A rerupture of the rotator cuff (RC) is the most frequent complication of repair surgery. Failure rates of surgical repair between 20% and 94% have been reported in the literature. Classically, a large number of factors that can affect RC healing have been described. Factors that can negatively affect outcomes include older age, greater size of original tear, tendon delamination, tendon retraction, tissue quality, fatty infiltration, muscular atrophy. Furthermore, several clinical features that are frequently ignored, such as osteoporosis, diabetes, smoking, and hyperlipidemia, have proven to have equal or more influence on rotator cuff healing than preoperative tendon imaging characteristics.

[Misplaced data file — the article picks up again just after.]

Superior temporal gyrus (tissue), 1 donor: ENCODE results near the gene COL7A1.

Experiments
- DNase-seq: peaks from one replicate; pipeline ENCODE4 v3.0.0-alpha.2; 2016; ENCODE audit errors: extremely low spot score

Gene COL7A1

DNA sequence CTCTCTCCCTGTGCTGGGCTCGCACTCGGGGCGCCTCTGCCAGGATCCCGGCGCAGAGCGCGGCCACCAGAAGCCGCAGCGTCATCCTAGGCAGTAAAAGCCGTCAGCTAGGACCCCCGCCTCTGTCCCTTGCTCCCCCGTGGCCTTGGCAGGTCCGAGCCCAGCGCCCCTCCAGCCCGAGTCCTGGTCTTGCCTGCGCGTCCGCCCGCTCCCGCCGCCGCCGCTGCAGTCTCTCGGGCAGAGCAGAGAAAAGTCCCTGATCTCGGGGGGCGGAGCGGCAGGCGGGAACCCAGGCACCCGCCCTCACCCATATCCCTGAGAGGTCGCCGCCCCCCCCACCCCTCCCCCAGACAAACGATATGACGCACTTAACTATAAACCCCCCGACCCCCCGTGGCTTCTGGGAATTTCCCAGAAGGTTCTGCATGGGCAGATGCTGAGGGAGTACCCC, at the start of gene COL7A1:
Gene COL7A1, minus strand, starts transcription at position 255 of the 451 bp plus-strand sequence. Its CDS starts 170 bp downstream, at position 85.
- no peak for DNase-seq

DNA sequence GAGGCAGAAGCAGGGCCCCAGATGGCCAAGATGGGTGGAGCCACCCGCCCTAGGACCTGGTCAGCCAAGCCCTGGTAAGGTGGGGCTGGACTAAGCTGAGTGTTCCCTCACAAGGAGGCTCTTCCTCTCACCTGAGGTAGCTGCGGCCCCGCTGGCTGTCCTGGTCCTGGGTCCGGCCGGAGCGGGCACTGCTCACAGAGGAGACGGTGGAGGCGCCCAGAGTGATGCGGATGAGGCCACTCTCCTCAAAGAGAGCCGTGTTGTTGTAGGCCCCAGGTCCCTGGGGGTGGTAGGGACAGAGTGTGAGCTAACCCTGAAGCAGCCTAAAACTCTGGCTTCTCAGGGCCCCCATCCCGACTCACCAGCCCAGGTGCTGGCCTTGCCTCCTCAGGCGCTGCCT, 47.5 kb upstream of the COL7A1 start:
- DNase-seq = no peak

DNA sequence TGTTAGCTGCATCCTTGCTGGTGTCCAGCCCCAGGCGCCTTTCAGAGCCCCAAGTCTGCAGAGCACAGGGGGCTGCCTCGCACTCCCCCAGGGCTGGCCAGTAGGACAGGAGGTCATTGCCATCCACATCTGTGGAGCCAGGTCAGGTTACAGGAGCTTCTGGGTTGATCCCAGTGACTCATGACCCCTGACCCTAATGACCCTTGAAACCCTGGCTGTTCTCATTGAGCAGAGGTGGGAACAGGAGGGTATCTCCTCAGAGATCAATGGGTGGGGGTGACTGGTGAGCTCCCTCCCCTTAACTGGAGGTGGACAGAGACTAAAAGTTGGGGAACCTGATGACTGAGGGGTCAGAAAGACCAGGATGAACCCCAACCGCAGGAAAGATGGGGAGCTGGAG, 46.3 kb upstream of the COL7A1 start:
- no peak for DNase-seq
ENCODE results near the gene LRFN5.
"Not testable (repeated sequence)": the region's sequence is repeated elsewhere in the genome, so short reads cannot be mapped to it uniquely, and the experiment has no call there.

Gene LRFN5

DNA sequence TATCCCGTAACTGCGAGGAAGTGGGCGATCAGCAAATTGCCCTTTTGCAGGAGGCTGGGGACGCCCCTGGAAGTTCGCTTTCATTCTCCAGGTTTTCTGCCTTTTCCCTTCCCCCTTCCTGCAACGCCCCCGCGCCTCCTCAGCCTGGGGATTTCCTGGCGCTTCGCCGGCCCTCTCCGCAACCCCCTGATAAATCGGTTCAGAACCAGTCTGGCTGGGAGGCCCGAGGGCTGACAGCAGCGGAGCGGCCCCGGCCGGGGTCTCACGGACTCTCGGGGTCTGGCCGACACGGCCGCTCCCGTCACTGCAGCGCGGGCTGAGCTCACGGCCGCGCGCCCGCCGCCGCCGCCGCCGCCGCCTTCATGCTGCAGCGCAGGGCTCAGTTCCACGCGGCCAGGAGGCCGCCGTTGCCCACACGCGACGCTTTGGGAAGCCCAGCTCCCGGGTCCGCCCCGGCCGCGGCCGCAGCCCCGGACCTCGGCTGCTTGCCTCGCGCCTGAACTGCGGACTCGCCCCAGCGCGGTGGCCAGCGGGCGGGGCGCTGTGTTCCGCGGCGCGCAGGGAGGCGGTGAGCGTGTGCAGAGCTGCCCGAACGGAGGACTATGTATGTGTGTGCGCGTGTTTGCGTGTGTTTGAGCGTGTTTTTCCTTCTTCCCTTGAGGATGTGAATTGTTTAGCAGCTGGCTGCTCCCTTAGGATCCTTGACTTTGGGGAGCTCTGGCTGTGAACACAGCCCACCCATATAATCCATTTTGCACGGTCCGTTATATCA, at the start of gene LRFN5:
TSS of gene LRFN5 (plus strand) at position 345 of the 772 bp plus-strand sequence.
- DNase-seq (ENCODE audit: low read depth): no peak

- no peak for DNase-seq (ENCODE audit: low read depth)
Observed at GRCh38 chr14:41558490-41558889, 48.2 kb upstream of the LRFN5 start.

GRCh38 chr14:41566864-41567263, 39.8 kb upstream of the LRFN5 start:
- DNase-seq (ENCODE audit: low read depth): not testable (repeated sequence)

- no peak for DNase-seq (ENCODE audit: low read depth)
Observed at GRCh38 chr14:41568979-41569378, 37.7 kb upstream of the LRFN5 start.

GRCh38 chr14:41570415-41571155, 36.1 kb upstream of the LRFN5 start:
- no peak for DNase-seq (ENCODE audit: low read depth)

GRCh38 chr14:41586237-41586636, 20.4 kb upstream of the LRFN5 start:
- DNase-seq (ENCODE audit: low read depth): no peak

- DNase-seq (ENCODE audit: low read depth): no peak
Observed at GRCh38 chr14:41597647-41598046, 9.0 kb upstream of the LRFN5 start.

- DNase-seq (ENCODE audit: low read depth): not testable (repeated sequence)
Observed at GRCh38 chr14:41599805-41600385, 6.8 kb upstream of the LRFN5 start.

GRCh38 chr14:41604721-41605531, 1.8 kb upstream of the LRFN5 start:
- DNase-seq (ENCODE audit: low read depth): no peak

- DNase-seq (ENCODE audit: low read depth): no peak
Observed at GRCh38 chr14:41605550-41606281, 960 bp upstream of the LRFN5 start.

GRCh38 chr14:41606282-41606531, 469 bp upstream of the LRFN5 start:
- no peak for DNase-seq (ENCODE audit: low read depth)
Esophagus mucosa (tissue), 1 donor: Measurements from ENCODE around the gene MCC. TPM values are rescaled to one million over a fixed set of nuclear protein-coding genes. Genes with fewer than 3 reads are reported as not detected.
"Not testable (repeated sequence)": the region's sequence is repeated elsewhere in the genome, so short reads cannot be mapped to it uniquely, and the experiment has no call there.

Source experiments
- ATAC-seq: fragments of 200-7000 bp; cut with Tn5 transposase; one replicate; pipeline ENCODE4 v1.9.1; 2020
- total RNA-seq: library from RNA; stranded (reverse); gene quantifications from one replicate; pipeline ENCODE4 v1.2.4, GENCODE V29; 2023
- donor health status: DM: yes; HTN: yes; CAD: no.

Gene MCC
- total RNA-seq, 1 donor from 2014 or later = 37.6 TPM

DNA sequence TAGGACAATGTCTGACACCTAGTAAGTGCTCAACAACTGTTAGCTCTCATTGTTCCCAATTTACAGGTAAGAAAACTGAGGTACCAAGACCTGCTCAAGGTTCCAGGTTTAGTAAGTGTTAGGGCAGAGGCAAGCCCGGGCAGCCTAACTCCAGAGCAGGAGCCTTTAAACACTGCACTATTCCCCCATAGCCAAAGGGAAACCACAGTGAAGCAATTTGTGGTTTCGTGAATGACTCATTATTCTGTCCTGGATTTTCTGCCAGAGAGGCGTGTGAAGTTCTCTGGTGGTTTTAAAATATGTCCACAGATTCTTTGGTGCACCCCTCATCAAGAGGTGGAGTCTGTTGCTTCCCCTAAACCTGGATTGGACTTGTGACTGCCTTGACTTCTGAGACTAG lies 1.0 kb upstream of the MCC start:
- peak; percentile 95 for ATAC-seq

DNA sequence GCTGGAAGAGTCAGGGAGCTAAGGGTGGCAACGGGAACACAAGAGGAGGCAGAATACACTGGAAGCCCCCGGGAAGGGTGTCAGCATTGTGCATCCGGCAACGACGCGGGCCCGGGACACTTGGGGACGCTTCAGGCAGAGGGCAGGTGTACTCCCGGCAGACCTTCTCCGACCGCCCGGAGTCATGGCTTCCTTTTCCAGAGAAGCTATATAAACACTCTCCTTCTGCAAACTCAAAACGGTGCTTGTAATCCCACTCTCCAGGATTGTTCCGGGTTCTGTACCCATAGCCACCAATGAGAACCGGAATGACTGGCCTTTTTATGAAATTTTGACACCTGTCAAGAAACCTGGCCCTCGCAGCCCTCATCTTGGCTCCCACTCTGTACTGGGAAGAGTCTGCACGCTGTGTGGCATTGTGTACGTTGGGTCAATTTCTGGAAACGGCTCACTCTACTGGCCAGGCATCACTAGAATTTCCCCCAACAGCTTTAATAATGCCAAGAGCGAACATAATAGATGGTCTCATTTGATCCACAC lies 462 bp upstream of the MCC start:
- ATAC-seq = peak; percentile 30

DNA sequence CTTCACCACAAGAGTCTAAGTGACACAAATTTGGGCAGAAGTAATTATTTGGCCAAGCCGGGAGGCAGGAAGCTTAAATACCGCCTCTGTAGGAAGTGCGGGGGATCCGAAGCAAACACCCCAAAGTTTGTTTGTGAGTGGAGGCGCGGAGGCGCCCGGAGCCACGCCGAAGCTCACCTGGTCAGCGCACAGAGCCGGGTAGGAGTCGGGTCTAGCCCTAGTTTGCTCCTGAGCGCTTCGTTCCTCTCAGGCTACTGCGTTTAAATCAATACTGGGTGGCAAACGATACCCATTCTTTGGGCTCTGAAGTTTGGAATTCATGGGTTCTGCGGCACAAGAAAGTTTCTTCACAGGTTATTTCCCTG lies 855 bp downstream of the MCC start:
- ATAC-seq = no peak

RC retears occur primarily within 3 months after surgery, with a minority of cases occurring between 3 and 12 months. Once this period passes, the structural results appear to persist over time, as observed in 10-year follow-ups. Magnetic resonance imaging (MRI) and musculoskeletal ultrasound (MSKUS) are the preferred tools for diagnosing RC tears and reruptures.
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The rotator cable creates a functional complex with the supraspinatus and infraspinatus tendons.